Cities, States Aren't Waiting For U.S. Action on Climate
Friday, August 11, 2006
With Washington lawmakers deadlocked on how best to curb global warming, state and local officials across the country are adopting ambitious policies and forming international alliances aimed at reducing greenhouse gases.
The initiatives, which include demands that utilities generate some of their energy using renewable sources and mandates for a reduction in emissions from motor vehicles, have emboldened clean-air advocates who hope they will form the basis for broader national action. But in the meantime, some businesses say the local and state actions are creating a patchwork of regulations that they must contend with.
This flurry of action is part of a growing movement among state and local leaders who have given up hope that Congress and the administration will tackle major issues, and are launching their own initiatives on immigration, stem cell research and energy policy. Last week alone, former president Bill Clinton launched an effort with 22 of the world's largest cities to cut their emissions, while California Gov. Arnold Schwarzenegger (R) and British Prime Minister Tony Blair said they will explore trading carbon dioxide pollution credits across the Atlantic.
Recently, 22 states and the District of Columbia have set standards demanding that utilities generate a specific amount of energy -- in some cases, as high as 33 percent -- from renewable sources by 2020. And 11 states have set goals to reduce greenhouse gas emissions by as much as 80 percent below 1990 levels by 2050.
California also has passed legislation mandating that automakers reduce their vehicles' carbon dioxide emissions 30 percent by 2016, and 10 other states have committed to adopt the same standards if the law survives a court challenge.
In addition, as many as 10 states in the Northeast are working to establish state-by-state ceilings for carbon dioxide and other greenhouse gases, and allow industries such as power plants to trade pollution credits for carbon emissions while cutting greenhouse gas emissions 10 percent by 2019. California, Oregon and Washington are negotiating a similar pact.
Some local officials said they are pushing ahead with plans because the Bush administration, which has promoted cleaner technology but opposes mandatory curbs on greenhouse gas emissions, has failed to adequately address the problem.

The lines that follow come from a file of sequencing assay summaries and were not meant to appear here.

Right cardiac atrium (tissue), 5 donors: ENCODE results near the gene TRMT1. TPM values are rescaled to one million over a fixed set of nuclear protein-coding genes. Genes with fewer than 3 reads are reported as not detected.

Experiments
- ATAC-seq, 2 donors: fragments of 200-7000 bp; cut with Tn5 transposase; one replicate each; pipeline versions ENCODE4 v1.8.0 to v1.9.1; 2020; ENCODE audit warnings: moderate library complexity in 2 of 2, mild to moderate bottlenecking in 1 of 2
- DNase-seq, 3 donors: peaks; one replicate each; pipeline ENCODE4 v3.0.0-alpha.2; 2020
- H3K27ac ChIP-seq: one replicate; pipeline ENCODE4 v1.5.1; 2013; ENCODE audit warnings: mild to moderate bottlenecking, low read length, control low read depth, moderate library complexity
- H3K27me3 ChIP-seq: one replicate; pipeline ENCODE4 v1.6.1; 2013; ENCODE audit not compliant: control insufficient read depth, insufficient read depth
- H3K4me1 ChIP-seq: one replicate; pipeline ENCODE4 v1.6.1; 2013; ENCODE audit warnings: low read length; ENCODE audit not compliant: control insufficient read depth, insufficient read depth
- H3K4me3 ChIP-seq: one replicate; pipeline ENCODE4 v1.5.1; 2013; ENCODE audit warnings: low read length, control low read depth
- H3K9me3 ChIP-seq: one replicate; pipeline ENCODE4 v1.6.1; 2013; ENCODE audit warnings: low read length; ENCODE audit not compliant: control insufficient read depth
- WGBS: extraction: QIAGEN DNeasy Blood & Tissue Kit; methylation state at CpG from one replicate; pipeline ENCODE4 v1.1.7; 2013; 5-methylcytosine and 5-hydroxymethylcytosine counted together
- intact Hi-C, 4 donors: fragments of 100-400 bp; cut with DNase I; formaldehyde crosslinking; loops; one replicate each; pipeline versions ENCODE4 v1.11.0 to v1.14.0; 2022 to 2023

"Like most mayors, I'm disappointed the federal government has not taken more of a lead on this issue, but so be it. We're moving forward," said Albuquerque Mayor Martin J. Chavez, who is expanding public transportation in his city and has persuaded some other U.S. mayors to pledge to make their cities' buildings carbon-neutral by 2030, meaning their net carbon dioxide emissions would be zero.
But some experts say there is a political imperative at work, as well. Tim Profeta, who worked for Sen. Joseph I. Lieberman (D-Conn.) before leaving last year to direct Duke University's Nicholas Institute for Environmental Policy Solutions, said local politicians feel greater pressure to address the threat of rising sea levels and other climate-related conditions.
"State and local governments are less removed from their constituents, so they're more responsive to voters' concerns," said Profeta, who sits on North Carolina's climate-change commission and has met with British officials on the subject. "Climate change is on people's minds, and they're asking for action."
North Carolina state Sen. Charles W. Albertson (D) said he is not "completely convinced" that human activity is causing global warming, but he pushed for the climate-change commission because he worries that environmental changes are threatening his coastal constituents' homes and livelihoods. "What if it's taking place and we're not doing anything about it?" he asked.
Bush's top environmental adviser, James L. Connaughton, said the president welcomes state and local initiatives because they complement the administration's approach to global warming.